# Solved Problems on Amplifiers with Negative Feedback

### Solution :  ### Solution :  ### Solution :  ### Solution :  ### Solution :   ### Solution :  ### Solution : Note that without negative feedback, the change in gain is 20%. However, when negative feedback is applied, the change in gain (4.7%) is much less. This shows that negative feedback provides voltage gain stability.

### Solution : ### Solution : Fig. 1

Fig. 1 shows the equivalent circuit of an amplifier along with the feedback circuit.

Voltage gain of the amplifier without feedback is:  ### Solution : ### Q11. Fig. 2 shows the negative voltage feedback amplifier. If the gain of the amplifier without feedback is 10,000, find : (i) feedback fraction (ii) overall voltage gain (iii) output voltage if input voltage is 1 mV. Fig. 2

### Solution :  ### Q12. Fig. 3 shows the circuit of a negative voltage feedback amplifier. If without feedback, Av = 10,000, Zin = 10 kΩ, Zout = 100 Ω, find :(i) feedback fraction (ii) gain with feedback (iii) input impedance with feedback (iv) output impedance with  feedback. Fig. 3

### Solution : ### Solution :

Gain without feedback, Aν = 150
Distortion without feedback, D = 5% = 0.05
Feedback fraction, mv = 10% = 0.1
If Dvf  is the distortion with negative feedback, then, It may be seen that by the application of negative voltage feedback, the amplifier distortion is reduced from 5% to 0.313%.

### Solution : The new lower cut-off frequency with feedback is The new upper cut-off frequency with feedback is Note the effect of negative voltage feedback on the bandwidth of the amplifier. The lower cut-off frequency is decreased by a factor (1 + mν Aν) while upper cut-off frequency is increased by a factor (1 + mν Aν). In other words, the bandwidth of the amplifier is increased approximately by a factor (1 + mν Aν). where BW = Bandwidth of the amplifier without feedback
BW(f) = Bandwidth of the amplifier with negative feedback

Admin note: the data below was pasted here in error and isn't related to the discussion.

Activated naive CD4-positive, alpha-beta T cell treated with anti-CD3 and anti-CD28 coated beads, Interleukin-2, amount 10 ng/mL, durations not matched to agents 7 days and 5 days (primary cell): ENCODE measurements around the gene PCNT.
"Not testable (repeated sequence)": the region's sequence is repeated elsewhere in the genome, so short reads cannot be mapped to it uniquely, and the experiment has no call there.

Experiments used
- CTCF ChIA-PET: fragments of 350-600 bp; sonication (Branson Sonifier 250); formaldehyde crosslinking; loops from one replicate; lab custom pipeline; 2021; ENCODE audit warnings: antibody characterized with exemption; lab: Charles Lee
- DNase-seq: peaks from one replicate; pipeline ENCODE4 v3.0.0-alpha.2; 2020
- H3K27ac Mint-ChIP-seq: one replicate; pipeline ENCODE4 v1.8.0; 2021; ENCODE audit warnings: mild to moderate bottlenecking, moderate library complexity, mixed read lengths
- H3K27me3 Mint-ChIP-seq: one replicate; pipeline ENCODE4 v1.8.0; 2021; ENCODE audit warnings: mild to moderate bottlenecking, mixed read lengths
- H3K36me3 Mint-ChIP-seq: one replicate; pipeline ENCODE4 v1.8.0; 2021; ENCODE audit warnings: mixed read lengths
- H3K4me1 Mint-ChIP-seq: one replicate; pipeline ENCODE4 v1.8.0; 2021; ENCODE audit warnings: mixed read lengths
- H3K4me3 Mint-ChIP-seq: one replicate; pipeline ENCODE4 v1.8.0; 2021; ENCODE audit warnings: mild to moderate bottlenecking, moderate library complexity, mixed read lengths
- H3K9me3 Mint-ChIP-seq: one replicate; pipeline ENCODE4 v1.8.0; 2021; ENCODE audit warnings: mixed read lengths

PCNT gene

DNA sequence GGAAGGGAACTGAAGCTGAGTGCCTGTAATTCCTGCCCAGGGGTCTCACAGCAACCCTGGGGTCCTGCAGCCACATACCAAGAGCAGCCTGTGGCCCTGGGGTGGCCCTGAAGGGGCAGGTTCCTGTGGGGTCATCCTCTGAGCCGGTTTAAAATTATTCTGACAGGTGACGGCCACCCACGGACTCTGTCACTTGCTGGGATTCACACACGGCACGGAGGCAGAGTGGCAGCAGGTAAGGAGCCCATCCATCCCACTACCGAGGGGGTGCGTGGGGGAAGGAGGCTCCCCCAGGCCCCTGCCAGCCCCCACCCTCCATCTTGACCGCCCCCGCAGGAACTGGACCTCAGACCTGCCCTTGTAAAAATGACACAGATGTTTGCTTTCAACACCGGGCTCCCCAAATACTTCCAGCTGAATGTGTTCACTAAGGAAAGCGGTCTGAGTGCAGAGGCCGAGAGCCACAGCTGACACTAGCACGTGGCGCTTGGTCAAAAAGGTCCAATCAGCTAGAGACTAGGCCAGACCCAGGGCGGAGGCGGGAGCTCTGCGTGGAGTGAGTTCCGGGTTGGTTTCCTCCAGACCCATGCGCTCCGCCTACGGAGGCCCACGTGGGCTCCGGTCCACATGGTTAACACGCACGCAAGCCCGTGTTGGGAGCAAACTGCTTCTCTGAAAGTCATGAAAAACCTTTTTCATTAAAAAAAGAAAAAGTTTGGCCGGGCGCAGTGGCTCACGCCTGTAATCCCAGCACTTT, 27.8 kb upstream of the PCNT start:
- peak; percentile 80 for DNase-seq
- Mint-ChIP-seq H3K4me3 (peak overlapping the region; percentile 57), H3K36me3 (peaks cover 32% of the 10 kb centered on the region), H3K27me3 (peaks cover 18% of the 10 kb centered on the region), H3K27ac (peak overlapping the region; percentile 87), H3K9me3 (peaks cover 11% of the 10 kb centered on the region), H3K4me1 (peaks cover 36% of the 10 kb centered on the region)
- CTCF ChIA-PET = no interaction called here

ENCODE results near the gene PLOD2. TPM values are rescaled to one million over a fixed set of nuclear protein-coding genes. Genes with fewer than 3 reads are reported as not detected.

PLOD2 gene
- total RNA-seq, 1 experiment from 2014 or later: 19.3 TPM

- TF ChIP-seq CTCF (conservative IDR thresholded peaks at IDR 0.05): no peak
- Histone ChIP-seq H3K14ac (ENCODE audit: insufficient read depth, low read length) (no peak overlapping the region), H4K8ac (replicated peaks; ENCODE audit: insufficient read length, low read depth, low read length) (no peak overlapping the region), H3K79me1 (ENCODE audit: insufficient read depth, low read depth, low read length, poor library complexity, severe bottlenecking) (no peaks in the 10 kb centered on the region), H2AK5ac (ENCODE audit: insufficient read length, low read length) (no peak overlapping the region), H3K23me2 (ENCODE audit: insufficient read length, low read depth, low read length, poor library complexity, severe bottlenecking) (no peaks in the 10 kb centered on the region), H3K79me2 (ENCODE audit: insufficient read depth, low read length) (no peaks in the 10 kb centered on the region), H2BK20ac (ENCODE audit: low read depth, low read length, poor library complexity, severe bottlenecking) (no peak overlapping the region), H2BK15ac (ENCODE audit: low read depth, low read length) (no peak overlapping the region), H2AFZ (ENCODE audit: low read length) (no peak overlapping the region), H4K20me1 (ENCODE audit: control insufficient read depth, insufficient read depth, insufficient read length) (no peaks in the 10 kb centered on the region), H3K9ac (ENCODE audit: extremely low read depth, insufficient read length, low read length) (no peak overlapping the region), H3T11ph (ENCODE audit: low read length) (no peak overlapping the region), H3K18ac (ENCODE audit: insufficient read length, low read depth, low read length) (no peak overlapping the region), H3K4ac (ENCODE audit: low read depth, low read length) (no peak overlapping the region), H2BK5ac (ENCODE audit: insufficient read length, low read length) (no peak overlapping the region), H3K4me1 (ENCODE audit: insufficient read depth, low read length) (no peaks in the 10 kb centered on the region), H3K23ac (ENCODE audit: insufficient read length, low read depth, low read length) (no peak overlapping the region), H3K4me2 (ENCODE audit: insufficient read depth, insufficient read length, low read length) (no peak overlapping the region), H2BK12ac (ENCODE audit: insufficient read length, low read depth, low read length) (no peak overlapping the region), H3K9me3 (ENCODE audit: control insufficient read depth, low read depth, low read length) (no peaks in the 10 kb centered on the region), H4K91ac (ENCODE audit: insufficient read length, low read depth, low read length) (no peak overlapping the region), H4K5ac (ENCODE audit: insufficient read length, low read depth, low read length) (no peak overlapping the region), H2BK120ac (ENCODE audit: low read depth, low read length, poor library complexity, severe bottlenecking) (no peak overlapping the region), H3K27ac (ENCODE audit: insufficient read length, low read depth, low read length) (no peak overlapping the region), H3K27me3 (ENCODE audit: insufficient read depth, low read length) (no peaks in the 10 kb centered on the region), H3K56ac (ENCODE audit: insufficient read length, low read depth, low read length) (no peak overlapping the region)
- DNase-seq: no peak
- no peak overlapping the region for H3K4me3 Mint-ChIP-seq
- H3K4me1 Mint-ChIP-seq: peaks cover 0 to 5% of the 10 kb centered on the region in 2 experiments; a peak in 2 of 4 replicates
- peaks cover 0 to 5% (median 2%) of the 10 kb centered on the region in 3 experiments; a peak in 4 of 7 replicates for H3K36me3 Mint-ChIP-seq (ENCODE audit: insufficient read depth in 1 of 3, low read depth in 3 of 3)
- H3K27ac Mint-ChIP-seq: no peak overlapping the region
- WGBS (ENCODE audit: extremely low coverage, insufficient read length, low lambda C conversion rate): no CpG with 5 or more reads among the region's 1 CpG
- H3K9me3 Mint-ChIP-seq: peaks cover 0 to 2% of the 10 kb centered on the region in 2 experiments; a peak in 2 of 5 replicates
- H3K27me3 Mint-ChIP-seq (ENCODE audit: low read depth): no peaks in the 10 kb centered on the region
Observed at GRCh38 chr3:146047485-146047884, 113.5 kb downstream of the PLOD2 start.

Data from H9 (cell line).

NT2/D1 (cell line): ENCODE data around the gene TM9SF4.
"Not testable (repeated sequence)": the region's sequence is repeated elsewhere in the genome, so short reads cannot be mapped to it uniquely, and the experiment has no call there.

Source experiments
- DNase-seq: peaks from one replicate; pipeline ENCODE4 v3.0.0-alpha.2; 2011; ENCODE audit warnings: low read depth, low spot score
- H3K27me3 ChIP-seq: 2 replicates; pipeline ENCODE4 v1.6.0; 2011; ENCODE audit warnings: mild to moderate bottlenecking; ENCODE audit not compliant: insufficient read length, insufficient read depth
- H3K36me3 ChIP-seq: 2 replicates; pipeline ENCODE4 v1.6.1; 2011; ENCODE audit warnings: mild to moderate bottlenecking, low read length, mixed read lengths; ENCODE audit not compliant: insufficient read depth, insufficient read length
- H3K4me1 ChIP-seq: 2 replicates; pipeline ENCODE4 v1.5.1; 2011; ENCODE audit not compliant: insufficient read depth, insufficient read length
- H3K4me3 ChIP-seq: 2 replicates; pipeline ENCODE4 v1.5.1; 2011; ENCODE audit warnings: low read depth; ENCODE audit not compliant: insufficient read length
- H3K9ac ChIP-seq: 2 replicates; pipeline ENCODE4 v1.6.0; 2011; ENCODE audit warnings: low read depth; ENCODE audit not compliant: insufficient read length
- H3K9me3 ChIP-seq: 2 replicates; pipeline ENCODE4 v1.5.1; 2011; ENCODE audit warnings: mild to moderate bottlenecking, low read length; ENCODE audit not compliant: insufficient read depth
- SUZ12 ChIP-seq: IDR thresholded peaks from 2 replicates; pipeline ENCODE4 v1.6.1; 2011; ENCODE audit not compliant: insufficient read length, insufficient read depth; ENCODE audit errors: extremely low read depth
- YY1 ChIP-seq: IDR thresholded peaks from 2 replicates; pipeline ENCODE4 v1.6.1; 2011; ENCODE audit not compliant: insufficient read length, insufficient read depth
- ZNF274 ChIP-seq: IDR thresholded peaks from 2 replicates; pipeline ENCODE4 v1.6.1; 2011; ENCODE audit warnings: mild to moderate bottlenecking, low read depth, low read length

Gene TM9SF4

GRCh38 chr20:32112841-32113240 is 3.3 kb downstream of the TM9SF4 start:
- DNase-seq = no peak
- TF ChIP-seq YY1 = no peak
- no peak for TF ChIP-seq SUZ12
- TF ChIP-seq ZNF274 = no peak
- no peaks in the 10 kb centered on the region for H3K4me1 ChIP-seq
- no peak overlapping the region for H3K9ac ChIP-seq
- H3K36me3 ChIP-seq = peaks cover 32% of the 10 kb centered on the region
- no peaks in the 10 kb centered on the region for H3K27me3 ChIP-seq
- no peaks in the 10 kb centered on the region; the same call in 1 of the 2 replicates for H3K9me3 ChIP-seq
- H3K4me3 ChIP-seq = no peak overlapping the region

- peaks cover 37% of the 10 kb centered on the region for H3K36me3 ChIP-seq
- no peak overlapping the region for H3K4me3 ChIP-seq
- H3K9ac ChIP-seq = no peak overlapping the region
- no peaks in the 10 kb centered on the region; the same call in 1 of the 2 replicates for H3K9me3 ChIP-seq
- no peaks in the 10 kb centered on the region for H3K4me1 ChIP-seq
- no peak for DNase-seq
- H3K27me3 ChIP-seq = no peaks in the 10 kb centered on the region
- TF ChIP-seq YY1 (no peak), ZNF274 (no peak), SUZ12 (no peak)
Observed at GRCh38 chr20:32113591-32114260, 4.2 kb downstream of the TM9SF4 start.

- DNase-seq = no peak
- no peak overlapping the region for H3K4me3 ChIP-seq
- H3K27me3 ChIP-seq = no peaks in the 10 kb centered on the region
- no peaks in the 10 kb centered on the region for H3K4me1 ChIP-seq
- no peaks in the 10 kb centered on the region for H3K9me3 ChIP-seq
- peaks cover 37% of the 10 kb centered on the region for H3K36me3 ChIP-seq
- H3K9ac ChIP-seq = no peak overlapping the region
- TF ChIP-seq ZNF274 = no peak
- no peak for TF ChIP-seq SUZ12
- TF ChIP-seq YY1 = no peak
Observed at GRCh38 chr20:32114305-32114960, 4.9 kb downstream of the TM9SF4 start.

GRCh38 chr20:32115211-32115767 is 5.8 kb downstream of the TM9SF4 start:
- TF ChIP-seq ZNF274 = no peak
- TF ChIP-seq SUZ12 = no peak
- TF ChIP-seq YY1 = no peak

### Solution :  ### Solution :  ### Solution :  ### Solution :  ### Q19. For the emitter follower circuit shown in Fig. 4, find VE and IE. Also draw the dc load line for this circuit. Fig. 4

### Solution :  By joining points A and B, d.c. load line AB is constructed [See Fig. 5]. Fig. 5

### Q20. Determine the voltage gain of the emitter follower circuit shown in Fig. 6. Fig. 6

### Solution :  ### Solution :

When a load of 5 kΩ is added to the emitter follower, the circuit becomes as shown in Fig. 7. Fig. 7

The coupling capacitor acts as a short for a.c. signal so that RE and Rare in parallel.
Therefore, the external emitter resistance RE changes to R’E where ### Q22. For the emitter follower circuit shown in Fig. 8, find the input impedance. Fig. 8

### Solution :  ### Q23. Determine the output impedance of the emitter follower shown in Fig. 9. Given that r’e = 20 Ω. Fig.9

### Solution :  Note that output impedance of the emitter follower is very low. On the other hand, it has high input impedance. This property makes the emitter follower a perfect circuit for connecting a low impedance load to a high-impedance source.

### Q24. Determine (i) d.c. value of current in RE (ii) input impedance of the Darlington amplifier shown in Fig. 10. Fig. 10

### Solution : ### Q25. For the Darlington amplifier in Fig. 11, find (i) the d.c. levels of both the transistors and (ii) a.c. emitter resistances of both transistors. Fig. 11

### Solution :